Music and food are essential parts of life; one nurtures the body, the other strengthens the soul. Both are the focus of this week’s New Talent entries, who show great artistic talent in their design work!
Pixar Animation Studios is a powerhouse in the world of animated films, producing one classic after another ever since it released its first feature film Toy Story in 1995. One of its more recent films is Soul, which came out last year. Featuring the voice acting talent of actor Jamie Foxx, the movie tells the story of Joe Gardner, a middle school music teacher who wants to make it big as a jazz musician. After an accident puts him in a coma, Joe must work together with 22, an unborn soul, to reunite his soul and body.
“Disney’s Soul – Album Art and Movie Poster” (above) was designed by Keerthikeyan Dakshinamurthy from the Miami Ad School. A self-initiated student project with no professor assisting, Dakshinamurthy set out with this project to create a new reimagined version of both the album art and the movie posters for Soul. Generally a minimalist when it comes to his design approach, Dakshinamurthy decided to create a minimalistic cyanotype illustration for this series by using Photoshop and Illustrator. Against a basic beige background, the navy images stand out and are reminiscent of silkscreen prints, making great use of negative space to depict Joe and his surroundings. While his work was never actually published or used as promotional material, Dakshinamurthy was pleased with the final results.
Going out to eat can be fun, but it can also be a hassle. During the COVID-19 pandemic, many restaurants had to temporarily close their doors, though many managed to get by thanks to take-out options. Yet take-out has its own challenges, as Rachel Bernstein, a student at the Tyler School of Art and Architecture at Temple University, discovered when working on “Stacked” (above). She was tasked by professor Abby Guido to create a concept and branding for a restaurant that could overcome the challenges of working with take-out during the COVID-19 pandemic. Within her groups, Bernstein did her research on the problem and eventually came to the solution to create a take-out-only restaurant.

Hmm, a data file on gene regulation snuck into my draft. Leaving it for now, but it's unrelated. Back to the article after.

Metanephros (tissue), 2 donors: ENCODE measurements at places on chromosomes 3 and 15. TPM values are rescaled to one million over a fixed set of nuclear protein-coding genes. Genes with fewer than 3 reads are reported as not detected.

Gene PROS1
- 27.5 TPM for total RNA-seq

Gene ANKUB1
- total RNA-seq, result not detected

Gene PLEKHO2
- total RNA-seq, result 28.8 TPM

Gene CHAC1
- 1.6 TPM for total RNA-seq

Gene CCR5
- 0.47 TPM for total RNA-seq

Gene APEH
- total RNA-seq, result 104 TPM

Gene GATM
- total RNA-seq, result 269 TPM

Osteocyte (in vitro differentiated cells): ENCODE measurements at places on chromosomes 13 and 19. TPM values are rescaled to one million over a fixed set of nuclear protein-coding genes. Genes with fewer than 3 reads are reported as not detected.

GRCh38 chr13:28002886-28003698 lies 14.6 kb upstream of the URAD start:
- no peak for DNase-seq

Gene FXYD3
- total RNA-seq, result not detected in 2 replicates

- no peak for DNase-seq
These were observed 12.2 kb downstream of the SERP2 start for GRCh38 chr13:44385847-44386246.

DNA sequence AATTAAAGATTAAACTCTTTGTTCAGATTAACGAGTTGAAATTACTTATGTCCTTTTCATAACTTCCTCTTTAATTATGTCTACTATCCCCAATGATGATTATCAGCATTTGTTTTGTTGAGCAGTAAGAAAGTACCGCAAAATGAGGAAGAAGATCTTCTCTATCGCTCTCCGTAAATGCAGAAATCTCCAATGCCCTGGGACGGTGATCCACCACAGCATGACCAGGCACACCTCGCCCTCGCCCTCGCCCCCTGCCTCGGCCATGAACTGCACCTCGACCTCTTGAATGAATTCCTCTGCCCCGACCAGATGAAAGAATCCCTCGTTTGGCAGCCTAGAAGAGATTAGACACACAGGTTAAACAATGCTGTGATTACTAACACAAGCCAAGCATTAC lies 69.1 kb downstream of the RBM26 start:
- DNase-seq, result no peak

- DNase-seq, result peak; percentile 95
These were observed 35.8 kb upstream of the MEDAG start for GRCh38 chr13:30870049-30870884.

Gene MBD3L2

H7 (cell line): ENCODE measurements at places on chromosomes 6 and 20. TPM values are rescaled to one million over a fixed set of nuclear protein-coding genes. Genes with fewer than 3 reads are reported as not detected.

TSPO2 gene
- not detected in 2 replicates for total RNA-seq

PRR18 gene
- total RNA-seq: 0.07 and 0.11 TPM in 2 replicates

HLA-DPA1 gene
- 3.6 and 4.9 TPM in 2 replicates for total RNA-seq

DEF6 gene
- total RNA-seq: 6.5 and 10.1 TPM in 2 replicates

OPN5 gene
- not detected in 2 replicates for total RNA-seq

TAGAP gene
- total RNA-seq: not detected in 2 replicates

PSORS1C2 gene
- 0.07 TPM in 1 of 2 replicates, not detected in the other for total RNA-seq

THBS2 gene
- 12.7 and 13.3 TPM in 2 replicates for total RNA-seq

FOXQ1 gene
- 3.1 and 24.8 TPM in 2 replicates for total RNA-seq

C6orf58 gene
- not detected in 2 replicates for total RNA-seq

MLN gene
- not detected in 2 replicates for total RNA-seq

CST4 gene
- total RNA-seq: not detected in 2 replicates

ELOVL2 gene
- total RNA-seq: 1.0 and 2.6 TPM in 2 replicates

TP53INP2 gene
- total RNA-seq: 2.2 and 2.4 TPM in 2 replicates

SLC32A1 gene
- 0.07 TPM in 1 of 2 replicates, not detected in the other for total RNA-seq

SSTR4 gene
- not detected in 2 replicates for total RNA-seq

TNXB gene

The entire process began with the logo design. Bernstein knew that she wanted to have a concept that incorporated sliced stacked vegetables that showcased a fun and playful personality, but she struggled at first with such a direction since she wanted to make sure she had a solid foundation before she jumped from a sketch to a refined logo. However, as soon as she started to play around with construction paper textures, the concept came into clear view. She loved the style so much, she decided to stick with it through her whole brand, illustrating menu items for the app and using this style in her t-shirt, bike, packaging, and business card design.
As a result of this project, Bernstein explained she was able to learn more about the UX/UI process and expand her skills in branding and illustration, all while addressing the problem of sustainability and take-out during COVID restrictions. “This project helped me to become a more well-rounded designer and work with a team to tackle a goal,” she said.